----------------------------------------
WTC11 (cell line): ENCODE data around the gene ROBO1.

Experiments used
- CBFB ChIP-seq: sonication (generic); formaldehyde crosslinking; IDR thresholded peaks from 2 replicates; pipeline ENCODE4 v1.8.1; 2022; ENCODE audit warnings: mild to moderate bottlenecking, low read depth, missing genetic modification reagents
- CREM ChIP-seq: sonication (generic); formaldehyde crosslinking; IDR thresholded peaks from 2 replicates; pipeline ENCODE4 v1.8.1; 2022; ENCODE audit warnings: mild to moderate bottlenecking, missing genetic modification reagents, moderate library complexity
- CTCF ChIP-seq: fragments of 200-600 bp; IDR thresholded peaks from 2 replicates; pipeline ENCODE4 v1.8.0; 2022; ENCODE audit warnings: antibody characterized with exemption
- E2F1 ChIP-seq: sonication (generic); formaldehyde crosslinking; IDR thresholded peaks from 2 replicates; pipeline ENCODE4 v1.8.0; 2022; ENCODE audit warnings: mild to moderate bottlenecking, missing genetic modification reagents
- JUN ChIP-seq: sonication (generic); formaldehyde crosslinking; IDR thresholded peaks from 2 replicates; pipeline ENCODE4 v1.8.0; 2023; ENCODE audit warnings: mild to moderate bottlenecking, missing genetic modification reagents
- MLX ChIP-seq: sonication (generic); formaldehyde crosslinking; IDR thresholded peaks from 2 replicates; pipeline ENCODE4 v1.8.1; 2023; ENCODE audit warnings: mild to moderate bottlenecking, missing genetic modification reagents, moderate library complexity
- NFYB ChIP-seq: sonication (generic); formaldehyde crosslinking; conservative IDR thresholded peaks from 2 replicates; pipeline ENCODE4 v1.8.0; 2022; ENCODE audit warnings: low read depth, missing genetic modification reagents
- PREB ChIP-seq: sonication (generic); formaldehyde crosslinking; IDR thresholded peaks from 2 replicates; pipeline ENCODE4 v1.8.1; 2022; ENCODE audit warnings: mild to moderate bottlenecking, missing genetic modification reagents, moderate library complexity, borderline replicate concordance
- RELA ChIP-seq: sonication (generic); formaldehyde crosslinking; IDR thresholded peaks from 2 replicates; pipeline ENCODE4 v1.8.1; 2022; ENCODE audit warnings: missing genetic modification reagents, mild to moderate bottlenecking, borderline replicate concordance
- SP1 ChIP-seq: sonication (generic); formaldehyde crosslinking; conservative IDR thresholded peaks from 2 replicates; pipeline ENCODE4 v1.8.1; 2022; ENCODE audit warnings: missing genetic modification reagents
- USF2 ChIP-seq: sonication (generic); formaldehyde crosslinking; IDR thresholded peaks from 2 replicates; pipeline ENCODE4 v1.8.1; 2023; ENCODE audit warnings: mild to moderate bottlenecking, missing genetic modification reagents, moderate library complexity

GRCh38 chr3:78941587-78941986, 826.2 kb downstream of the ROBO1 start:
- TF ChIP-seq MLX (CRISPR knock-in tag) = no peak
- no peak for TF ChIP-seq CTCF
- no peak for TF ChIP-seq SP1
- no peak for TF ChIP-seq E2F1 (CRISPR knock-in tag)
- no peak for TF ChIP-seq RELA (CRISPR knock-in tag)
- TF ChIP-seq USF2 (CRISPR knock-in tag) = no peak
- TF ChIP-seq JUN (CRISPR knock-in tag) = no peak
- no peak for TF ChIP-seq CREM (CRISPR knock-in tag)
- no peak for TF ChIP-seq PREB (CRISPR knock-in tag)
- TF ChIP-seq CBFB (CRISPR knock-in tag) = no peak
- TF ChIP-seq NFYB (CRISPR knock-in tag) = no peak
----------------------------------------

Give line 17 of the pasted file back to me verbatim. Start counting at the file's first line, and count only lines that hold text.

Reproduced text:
- no peak for TF ChIP-seq SP1